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Active venting sites on the gas-hydrate-bearing Hikurangi Margin, off New Zealand: Diffusive- versus bubble-released methane
Naudts, L. ; Greinert, J.; Poort, J.; Belza, J.; Vangampelaere, E.; Boone, D.; Linke, P.; Henriet, J.-P.; De Batist, M. (2010). Active venting sites on the gas-hydrate-bearing Hikurangi Margin, off New Zealand: Diffusive- versus bubble-released methane. Mar. Geol. 272(1-4): 233-250. dx.doi.org/10.1016/j.margeo.2009.08.002
In: Marine Geology. Elsevier: Amsterdam. ISSN 0025-3227, more
Peer reviewed article

Also published as
  • Naudts, L. ; Greinert, J.; Poort, J.; Belza, J.; Vangampelaere, E.; Boone, D.; Linke, P.; Henriet, J.-P.; De Batist, M. (2010). Active venting sites on the gas-hydrate-bearing Hikurangi Margin, off New Zealand: Diffusive- versus bubble-released methane, in: Naudts, L. (2010). Manifestations and geological characteristics of bubble-releasing methane seeps in the Black Sea, in the SW Pacific Ocean and in Lake Baikal. pp. 117-143, more

Available in Authors 

Keyword
    Marine
Author keywords
    methane seeps; ROV; Hikurangi Margin; sea-floor observations; temperature measurements; bubble-release activity

Authors  Top 
  • Boone, D., more
  • Linke, P.
  • Henriet, J.-P., more
  • De Batist, M., more

Abstract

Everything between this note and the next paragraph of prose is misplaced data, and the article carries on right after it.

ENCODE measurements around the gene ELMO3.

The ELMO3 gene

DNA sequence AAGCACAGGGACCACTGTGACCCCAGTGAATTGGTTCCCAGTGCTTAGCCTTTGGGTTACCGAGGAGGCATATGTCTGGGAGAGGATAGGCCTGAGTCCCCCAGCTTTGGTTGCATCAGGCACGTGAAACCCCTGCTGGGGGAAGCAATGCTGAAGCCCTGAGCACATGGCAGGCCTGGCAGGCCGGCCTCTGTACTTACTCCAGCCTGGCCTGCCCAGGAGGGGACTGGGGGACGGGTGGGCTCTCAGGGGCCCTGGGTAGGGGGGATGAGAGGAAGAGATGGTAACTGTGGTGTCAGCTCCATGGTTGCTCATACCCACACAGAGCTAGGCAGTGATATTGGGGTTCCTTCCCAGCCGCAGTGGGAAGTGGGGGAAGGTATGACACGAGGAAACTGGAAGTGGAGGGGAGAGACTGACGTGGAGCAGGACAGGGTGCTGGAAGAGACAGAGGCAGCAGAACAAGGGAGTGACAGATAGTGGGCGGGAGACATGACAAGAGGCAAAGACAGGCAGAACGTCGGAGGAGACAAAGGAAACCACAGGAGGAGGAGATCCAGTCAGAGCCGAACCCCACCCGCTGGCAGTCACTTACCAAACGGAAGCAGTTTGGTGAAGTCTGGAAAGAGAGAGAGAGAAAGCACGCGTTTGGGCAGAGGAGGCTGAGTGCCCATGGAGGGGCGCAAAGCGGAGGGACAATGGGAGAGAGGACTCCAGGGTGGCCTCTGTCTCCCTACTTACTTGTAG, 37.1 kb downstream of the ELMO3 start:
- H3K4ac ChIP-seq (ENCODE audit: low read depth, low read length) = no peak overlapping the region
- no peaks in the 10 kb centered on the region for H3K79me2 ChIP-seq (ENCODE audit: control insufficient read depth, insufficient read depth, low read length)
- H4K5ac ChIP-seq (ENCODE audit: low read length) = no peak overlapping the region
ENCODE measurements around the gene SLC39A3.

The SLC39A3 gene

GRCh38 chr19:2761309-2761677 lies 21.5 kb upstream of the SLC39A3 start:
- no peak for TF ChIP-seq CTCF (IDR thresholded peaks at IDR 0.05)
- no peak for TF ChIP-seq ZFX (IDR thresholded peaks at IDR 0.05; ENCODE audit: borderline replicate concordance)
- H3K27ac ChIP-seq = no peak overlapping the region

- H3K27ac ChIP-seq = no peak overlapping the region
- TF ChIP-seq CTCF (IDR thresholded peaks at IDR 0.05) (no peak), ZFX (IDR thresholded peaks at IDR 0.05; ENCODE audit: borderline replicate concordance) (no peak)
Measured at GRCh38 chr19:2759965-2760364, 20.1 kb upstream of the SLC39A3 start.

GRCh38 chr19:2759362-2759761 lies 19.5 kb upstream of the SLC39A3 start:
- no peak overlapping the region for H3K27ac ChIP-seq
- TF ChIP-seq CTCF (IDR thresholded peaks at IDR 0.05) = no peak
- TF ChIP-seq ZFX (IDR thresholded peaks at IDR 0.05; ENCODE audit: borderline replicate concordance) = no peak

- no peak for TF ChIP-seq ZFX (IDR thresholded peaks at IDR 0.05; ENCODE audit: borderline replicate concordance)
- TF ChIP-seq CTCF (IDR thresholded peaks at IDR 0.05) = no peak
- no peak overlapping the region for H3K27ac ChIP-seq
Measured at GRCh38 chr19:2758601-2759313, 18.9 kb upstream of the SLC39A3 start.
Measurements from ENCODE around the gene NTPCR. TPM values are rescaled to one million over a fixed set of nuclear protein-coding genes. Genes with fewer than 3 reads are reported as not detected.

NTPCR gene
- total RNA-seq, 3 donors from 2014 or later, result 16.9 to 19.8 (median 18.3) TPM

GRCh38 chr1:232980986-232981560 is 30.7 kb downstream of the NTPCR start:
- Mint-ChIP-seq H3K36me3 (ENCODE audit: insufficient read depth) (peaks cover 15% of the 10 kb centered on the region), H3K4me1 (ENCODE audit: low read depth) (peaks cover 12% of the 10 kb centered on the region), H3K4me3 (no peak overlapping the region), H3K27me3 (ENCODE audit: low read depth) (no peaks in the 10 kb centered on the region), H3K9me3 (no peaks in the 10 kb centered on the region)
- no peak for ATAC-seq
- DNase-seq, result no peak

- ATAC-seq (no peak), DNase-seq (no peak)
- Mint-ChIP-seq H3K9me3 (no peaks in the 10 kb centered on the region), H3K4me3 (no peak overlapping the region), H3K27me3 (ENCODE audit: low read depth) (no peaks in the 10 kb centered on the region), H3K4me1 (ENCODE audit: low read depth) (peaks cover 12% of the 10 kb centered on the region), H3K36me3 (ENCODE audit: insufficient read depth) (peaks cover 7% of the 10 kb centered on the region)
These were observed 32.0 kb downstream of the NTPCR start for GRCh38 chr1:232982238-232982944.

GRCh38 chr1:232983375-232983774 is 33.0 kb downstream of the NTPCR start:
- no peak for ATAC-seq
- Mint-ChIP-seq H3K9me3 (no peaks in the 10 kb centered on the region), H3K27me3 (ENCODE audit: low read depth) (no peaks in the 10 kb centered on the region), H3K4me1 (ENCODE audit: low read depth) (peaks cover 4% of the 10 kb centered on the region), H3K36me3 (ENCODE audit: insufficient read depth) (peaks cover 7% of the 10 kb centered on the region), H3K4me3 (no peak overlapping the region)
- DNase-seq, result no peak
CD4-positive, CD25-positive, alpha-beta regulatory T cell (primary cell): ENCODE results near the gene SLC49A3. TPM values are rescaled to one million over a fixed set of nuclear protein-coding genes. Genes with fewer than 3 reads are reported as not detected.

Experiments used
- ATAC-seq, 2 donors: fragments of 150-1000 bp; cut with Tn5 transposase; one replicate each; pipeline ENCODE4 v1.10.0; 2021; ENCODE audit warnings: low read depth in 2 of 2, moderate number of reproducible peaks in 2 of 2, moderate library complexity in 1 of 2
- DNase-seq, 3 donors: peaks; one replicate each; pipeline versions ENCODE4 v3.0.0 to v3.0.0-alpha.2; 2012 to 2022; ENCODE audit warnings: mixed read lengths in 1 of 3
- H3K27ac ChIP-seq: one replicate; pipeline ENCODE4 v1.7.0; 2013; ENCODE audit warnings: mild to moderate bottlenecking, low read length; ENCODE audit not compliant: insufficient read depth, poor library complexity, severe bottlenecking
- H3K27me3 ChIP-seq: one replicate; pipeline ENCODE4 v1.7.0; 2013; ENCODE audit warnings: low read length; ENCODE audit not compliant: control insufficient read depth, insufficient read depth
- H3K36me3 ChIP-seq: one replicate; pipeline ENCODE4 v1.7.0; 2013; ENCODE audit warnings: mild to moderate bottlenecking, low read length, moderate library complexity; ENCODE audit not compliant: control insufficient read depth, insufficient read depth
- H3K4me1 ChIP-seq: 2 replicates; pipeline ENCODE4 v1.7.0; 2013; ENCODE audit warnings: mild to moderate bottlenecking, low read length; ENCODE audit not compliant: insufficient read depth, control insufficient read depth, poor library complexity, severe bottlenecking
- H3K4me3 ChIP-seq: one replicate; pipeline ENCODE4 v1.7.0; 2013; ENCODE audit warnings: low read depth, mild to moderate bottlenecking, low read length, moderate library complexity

During the ‘New Vents’ SO191 cruise in 2007, the activity and distribution of seep sites on the gas-hydrate-bearing Hikurangi Margin, off northeastern New Zealand, were subjected to a highly detailed interdisciplinary study. Here we report on the visual observations and in situ measurements of physical properties performed with a ROV (remotely operated vehicle) and other video-guided platforms at two seep sites in the Rock Garden area; Faure Site and LM-3. The ROV allowed first ever visual observations of bubble-releasing methane seeps at the Hikurangi Margin. At Faure Site, bubble release was monitored during 4 dives, up to periods of 20 min. During the first dive, this resulted in the observation of six violent outbursts, each lasting 1 min over a three minute interval. These outbursts were accompanied by the displacement and resuspension of sediment grains, and the formation of small depressions, with a maximum diameter of 50 cm and depth of 15 cm, showing what is possibly an initial stage of pockmark formation. During subsequent dives at this bubble site, bubble release rates were rather constant and the previously observed outbursts could no longer be witnessed. At LM-3, the strongest manifestation of seep activity was a large platform (100 m2), consisting of fresh authigenic carbonates, which was covered by seep fauna (live Bathymodiolus sp. mussels, Calyptogena sp. shells and live Lamellibrachia sp. tubeworms). Bubble activity near this platform was less prominent than at Faure Site. Our observations suggest that the two seep environments result from different types of methane release; mainly by bubble release at Faure Site and rather diffusive at LM-3. We propose a conceptual model where the different ways of methane release and seep environments may be explained by the depth of underlying hydrate occurrences and different tectonic histories of both seep sites.

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